Fire adds to Congo poll count problems

After a relatively calm vote, problems are continuing to beset the poll counting in the Democratic Republic of Congo’s first free elections in over 40 years.

    The count is likely to last till August 31

    A fire at an important election centre in Kinshasa, on Thursday has increased suspicions over the transparency of the results.

    Used and unused ballots were among the material burned in the centre that was due to process one quarter of the capital’s votes.

    Voting took place amid relative calm on Sunday but the days after the poll, which cost over $450million to organise and was protected by the UN's largest peacekeeping mission, have been marked by complaints and threats of challenges to the results.

    At the election centre in the neighbourhood of N'Djili, workers said they had burned empty ballot boxes to clear up rubbish.

    Problems likely

    But a Reuters reporter saw the remains of burned ballot papers, some used, others unused, in the ashes outside a room littered with voting material.

    One foreign election observer said: "It would appear that something serious has taken place here. The key question is what is the size of the problem?"

    Election officials at the office were due to process votes coming from 1,400 polling stations before passing them to compilation centres for cross-checking and safekeeping in case the results are challenged.

    Counting votes from 50,000
    polling stations takes time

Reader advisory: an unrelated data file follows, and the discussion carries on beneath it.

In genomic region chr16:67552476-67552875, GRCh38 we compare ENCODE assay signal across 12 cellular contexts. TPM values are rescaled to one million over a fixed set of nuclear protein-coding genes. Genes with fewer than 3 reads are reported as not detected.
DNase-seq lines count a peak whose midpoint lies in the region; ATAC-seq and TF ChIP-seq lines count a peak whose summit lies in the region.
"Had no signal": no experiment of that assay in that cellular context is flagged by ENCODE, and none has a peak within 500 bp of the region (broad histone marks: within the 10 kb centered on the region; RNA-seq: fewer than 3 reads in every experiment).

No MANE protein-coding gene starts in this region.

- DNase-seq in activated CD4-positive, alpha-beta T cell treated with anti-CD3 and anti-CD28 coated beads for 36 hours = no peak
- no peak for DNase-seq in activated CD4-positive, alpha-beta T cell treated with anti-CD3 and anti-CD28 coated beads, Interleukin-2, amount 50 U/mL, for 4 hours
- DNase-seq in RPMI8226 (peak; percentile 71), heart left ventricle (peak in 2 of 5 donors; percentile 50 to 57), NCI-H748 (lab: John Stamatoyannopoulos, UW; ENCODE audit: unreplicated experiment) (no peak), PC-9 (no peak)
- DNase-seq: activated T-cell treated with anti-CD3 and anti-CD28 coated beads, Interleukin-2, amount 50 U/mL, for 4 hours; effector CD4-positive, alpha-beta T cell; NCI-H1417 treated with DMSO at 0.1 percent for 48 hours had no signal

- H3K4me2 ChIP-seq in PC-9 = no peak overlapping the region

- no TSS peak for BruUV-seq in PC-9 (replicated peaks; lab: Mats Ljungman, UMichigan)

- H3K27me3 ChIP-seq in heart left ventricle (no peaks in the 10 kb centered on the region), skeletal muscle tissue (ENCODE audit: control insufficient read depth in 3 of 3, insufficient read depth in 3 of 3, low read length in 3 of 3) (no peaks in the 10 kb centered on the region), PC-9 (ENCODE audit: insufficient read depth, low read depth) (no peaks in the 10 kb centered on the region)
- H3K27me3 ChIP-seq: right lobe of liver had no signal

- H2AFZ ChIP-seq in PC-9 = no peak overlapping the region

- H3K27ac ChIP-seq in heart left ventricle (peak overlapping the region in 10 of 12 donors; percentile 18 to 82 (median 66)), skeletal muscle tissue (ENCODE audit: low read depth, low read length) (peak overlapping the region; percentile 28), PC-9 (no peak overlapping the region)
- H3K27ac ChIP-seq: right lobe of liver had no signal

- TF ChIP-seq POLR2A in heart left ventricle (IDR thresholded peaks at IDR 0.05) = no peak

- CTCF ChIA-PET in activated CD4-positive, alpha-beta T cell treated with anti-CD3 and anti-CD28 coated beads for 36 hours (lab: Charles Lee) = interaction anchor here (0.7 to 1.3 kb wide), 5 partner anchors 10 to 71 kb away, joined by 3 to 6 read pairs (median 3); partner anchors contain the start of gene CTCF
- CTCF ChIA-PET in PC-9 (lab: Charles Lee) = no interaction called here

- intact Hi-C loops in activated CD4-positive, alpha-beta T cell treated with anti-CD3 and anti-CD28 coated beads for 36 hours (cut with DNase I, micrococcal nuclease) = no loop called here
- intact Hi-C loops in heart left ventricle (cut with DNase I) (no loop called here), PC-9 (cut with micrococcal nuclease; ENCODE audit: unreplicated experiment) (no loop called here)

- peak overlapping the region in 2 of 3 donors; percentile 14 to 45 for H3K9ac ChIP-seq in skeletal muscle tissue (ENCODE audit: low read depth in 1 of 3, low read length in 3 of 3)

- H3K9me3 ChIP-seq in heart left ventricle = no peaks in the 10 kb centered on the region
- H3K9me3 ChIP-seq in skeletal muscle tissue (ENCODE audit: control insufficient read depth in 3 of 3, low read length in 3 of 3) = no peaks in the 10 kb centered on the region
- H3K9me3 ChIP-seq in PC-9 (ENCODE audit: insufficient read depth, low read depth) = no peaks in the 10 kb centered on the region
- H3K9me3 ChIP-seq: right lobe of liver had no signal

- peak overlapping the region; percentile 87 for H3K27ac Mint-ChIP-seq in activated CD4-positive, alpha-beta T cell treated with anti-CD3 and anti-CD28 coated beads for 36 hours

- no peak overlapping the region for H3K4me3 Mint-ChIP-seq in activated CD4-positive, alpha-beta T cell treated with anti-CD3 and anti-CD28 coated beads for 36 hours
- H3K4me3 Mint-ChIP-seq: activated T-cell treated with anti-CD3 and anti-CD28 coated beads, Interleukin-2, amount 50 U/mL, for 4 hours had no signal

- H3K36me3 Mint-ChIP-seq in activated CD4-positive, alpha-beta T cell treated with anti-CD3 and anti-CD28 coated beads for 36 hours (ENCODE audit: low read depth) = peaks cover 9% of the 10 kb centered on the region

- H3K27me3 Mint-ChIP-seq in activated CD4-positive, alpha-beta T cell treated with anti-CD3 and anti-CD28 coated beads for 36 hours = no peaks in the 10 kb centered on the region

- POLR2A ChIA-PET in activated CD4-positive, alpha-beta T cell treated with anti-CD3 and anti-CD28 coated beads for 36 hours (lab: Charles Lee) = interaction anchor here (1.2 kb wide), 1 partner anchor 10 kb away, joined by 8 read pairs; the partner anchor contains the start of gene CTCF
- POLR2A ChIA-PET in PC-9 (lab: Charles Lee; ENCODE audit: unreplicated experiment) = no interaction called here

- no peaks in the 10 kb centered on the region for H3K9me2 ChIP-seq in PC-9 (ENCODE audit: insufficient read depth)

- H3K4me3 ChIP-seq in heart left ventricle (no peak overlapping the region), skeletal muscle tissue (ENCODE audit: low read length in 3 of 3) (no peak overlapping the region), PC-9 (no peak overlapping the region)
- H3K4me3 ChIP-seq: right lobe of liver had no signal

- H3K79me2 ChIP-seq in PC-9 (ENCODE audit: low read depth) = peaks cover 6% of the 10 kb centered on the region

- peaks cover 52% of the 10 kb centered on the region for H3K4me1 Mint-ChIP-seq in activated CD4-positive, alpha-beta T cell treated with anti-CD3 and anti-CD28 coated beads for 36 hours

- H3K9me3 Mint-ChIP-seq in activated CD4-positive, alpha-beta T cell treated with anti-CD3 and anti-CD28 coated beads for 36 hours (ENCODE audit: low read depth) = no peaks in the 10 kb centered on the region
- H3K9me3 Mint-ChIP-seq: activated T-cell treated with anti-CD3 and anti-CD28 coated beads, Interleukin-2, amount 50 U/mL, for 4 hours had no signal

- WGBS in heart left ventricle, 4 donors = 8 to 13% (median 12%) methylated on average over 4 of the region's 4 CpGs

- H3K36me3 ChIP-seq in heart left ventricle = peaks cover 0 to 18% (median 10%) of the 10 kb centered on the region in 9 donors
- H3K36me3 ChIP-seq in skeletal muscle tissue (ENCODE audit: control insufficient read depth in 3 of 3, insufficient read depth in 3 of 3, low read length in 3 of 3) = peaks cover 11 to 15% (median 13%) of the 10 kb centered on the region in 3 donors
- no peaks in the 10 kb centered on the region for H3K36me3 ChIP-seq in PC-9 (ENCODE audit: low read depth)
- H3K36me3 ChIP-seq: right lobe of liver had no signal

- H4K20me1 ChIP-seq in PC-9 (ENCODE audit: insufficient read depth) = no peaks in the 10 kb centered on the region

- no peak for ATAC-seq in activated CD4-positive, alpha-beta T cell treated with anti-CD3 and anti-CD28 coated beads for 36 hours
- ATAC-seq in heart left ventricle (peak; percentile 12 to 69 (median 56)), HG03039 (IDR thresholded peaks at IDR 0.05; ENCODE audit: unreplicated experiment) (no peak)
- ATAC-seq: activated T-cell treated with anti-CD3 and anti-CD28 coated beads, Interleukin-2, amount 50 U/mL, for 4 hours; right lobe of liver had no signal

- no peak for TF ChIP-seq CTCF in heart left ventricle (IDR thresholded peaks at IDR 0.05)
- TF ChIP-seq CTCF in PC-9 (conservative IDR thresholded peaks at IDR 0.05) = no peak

Congo's independent election commission was not immediately available for comment.

    One of Congo's former rebel groups has complained of fraud during the polls. A major opposition party boycotted the election saying it would not be free and fair.

    Observers said the voting might have gone well on the day but that the process of collecting results from some 50,000 polling stations would be time-consuming and had become chaotic.

    Peaceful call

    Meanwhile a senior commander of EU troops in the country warned against the use of force to challenge the results of the elections.

    Colonel David Pincet said the EU mission (known as Eufor) had the "means to dissuade" anyone using force to contest the results, as it emerged that a Eufor drone that crashed over Kinshasa last week while monitoring the polls had been deliberately shot down.

    Joseph Kabila, the incumbent president, is the slight favourite to win the vote which was contested by 32 candidates.

    Elsewhere in Congo on Thursday 17 people were killed when a plane crashed due to bad weather in the east of the country.

    The Antonov 28 plane was flying in low cloud as it approached the airport at Bukavu in the South Kivu province when it clipped a mountainside and plunged into the forest in flames. A UN spokeswoman said all fourteen passengers and three crew were killed.

    SOURCE: Agencies


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